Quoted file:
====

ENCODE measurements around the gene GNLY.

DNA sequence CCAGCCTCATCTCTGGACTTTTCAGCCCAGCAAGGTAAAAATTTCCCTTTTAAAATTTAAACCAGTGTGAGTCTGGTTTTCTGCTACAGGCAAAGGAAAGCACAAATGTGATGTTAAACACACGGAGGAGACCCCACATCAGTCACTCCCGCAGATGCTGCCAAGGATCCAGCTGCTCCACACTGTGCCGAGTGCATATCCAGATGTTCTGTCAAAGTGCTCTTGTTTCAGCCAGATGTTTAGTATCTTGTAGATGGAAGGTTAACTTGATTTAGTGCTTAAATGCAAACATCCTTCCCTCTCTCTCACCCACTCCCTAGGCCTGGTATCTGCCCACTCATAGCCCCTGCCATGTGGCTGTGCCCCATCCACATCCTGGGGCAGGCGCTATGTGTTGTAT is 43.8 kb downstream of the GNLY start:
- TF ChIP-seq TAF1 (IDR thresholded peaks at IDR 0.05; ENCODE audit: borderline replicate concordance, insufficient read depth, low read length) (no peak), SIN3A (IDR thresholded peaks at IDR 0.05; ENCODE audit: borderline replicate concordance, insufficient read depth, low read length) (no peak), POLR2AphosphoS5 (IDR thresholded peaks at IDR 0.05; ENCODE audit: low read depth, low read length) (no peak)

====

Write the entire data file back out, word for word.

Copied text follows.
ENCODE measurements around the gene GNLY.

DNA sequence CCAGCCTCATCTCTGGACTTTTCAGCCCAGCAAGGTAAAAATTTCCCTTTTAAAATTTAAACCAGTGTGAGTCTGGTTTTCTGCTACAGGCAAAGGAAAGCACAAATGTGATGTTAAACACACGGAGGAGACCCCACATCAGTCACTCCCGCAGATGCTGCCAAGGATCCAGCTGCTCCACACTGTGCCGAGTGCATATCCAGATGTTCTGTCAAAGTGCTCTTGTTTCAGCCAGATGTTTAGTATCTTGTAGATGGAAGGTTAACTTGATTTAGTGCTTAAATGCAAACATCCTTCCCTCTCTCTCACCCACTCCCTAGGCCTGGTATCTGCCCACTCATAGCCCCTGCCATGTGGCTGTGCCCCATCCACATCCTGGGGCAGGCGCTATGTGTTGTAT is 43.8 kb downstream of the GNLY start:
- TF ChIP-seq TAF1 (IDR thresholded peaks at IDR 0.05; ENCODE audit: borderline replicate concordance, insufficient read depth, low read length) (no peak), SIN3A (IDR thresholded peaks at IDR 0.05; ENCODE audit: borderline replicate concordance, insufficient read depth, low read length) (no peak), POLR2AphosphoS5 (IDR thresholded peaks at IDR 0.05; ENCODE audit: low read depth, low read length) (no peak)